Q: When testing the seedling, will there be any objects in the flume? For example, gravels, plants, logs..etc.
A: No.

Q: Will we be given a practice round of the seedling? 
A: Teams will not be given a practice round.

Q: Where will the water be flowing from? The bottom of the flume, middle, top, on the right side?
A: The water flows from one side of the flume (at the starting line side) to the other.

Q: Will there be water already in the flume? If so, how high is the starting water level?
A: As stated in Section 5 of the rules, the flume will be filled to a depth of 25 cm.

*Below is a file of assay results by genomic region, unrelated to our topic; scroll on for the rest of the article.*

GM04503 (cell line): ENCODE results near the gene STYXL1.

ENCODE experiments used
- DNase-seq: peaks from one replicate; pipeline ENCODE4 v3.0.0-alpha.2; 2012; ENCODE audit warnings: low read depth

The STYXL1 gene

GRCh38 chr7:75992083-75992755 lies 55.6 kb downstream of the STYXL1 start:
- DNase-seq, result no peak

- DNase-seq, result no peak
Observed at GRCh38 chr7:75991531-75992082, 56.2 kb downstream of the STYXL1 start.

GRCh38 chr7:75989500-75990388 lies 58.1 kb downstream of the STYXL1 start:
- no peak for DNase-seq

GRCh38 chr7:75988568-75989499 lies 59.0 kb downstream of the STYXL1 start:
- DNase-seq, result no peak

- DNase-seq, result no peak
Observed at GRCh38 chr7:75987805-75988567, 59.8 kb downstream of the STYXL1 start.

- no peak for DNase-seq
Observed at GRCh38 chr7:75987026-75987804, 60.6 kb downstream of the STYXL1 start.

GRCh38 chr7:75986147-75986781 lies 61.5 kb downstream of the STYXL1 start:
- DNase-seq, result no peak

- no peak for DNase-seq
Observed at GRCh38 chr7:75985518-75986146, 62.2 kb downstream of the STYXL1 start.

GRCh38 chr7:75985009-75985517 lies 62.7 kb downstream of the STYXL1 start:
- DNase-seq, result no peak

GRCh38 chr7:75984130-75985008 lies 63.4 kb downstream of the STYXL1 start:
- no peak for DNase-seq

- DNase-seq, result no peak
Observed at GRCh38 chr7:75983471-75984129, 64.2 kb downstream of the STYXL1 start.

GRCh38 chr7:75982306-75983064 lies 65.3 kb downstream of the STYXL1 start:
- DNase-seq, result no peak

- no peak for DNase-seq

Q: If the total wet mass is over 35 grams, what will happen? 

A: The total mass of the seedling should not exceed 35 grams. Teams will weigh their seedling before the testing begins to ensure it meets this requirement.

Q: If the design breaks during testing, will the team be DQ?
A: If a part of the seedling breaks off during testing and is transported 5 cm from the starting line, the official transport flow will be recorded. 

Q: Is the bottom of the flume completely smooth or is it somewhat rough?
A: The bottom of the flume will be smooth.

Q: Are the only two calculations to be done the minimum flow and mean velocity?
A: Yes.

Q: Will those two calculations be done exclusively by the competition teams?
A: Yes, teams will be responsible for completing the result statement from Section 5.4. The statement will be confirmed for accuracy by the judges. 

Q: Will the water be held at a constant 30 cm, or will it increase with the increasing flow rate?